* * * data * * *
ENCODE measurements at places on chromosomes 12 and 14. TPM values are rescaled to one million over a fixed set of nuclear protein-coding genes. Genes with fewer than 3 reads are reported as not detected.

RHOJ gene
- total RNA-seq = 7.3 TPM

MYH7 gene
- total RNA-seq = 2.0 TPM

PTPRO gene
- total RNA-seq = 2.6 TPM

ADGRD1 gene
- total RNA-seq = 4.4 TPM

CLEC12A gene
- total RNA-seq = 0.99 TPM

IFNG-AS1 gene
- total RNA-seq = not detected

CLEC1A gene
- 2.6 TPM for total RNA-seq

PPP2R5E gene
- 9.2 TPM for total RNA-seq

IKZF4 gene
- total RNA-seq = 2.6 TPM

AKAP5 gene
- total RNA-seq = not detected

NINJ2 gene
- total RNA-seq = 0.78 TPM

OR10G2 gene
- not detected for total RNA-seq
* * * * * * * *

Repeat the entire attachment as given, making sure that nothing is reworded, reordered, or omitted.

ENCODE measurements at places on chromosomes 12 and 14. TPM values are rescaled to one million over a fixed set of nuclear protein-coding genes. Genes with fewer than 3 reads are reported as not detected.

RHOJ gene
- total RNA-seq = 7.3 TPM

MYH7 gene
- total RNA-seq = 2.0 TPM

PTPRO gene
- total RNA-seq = 2.6 TPM

ADGRD1 gene
- total RNA-seq = 4.4 TPM

CLEC12A gene
- total RNA-seq = 0.99 TPM

IFNG-AS1 gene
- total RNA-seq = not detected

CLEC1A gene
- 2.6 TPM for total RNA-seq

PPP2R5E gene
- 9.2 TPM for total RNA-seq

IKZF4 gene
- total RNA-seq = 2.6 TPM

AKAP5 gene
- total RNA-seq = not detected

NINJ2 gene
- total RNA-seq = 0.78 TPM

OR10G2 gene
- not detected for total RNA-seq